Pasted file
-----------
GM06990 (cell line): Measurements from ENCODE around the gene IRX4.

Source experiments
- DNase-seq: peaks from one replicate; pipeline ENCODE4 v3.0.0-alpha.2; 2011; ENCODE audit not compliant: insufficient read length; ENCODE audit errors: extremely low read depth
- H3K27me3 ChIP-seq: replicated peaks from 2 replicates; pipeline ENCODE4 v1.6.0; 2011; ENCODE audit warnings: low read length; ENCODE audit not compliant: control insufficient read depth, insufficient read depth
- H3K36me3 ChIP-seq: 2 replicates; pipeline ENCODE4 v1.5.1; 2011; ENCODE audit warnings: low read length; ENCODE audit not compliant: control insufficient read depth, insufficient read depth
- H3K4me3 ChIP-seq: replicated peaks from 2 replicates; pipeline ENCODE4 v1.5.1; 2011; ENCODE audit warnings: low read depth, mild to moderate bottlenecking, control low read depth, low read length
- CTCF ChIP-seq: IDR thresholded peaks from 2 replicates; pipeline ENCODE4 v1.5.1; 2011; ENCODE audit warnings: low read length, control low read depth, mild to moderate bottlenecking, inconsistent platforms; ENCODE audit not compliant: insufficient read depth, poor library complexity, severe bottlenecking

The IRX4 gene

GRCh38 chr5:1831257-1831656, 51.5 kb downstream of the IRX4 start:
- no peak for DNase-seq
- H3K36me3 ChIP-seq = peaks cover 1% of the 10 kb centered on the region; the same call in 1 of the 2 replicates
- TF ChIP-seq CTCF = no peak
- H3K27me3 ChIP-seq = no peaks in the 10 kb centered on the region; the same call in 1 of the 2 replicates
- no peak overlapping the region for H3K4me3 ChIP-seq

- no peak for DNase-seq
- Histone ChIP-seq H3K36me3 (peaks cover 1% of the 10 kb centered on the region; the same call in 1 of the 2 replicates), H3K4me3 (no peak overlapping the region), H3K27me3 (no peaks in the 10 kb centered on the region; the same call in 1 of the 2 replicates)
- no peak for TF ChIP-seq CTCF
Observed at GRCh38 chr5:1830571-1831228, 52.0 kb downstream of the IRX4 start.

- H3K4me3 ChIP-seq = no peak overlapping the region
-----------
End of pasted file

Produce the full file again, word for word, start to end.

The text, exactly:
GM06990 (cell line): Measurements from ENCODE around the gene IRX4.

Source experiments
- DNase-seq: peaks from one replicate; pipeline ENCODE4 v3.0.0-alpha.2; 2011; ENCODE audit not compliant: insufficient read length; ENCODE audit errors: extremely low read depth
- H3K27me3 ChIP-seq: replicated peaks from 2 replicates; pipeline ENCODE4 v1.6.0; 2011; ENCODE audit warnings: low read length; ENCODE audit not compliant: control insufficient read depth, insufficient read depth
- H3K36me3 ChIP-seq: 2 replicates; pipeline ENCODE4 v1.5.1; 2011; ENCODE audit warnings: low read length; ENCODE audit not compliant: control insufficient read depth, insufficient read depth
- H3K4me3 ChIP-seq: replicated peaks from 2 replicates; pipeline ENCODE4 v1.5.1; 2011; ENCODE audit warnings: low read depth, mild to moderate bottlenecking, control low read depth, low read length
- CTCF ChIP-seq: IDR thresholded peaks from 2 replicates; pipeline ENCODE4 v1.5.1; 2011; ENCODE audit warnings: low read length, control low read depth, mild to moderate bottlenecking, inconsistent platforms; ENCODE audit not compliant: insufficient read depth, poor library complexity, severe bottlenecking

The IRX4 gene

GRCh38 chr5:1831257-1831656, 51.5 kb downstream of the IRX4 start:
- no peak for DNase-seq
- H3K36me3 ChIP-seq = peaks cover 1% of the 10 kb centered on the region; the same call in 1 of the 2 replicates
- TF ChIP-seq CTCF = no peak
- H3K27me3 ChIP-seq = no peaks in the 10 kb centered on the region; the same call in 1 of the 2 replicates
- no peak overlapping the region for H3K4me3 ChIP-seq

- no peak for DNase-seq
- Histone ChIP-seq H3K36me3 (peaks cover 1% of the 10 kb centered on the region; the same call in 1 of the 2 replicates), H3K4me3 (no peak overlapping the region), H3K27me3 (no peaks in the 10 kb centered on the region; the same call in 1 of the 2 replicates)
- no peak for TF ChIP-seq CTCF
Observed at GRCh38 chr5:1830571-1831228, 52.0 kb downstream of the IRX4 start.

- H3K4me3 ChIP-seq = no peak overlapping the region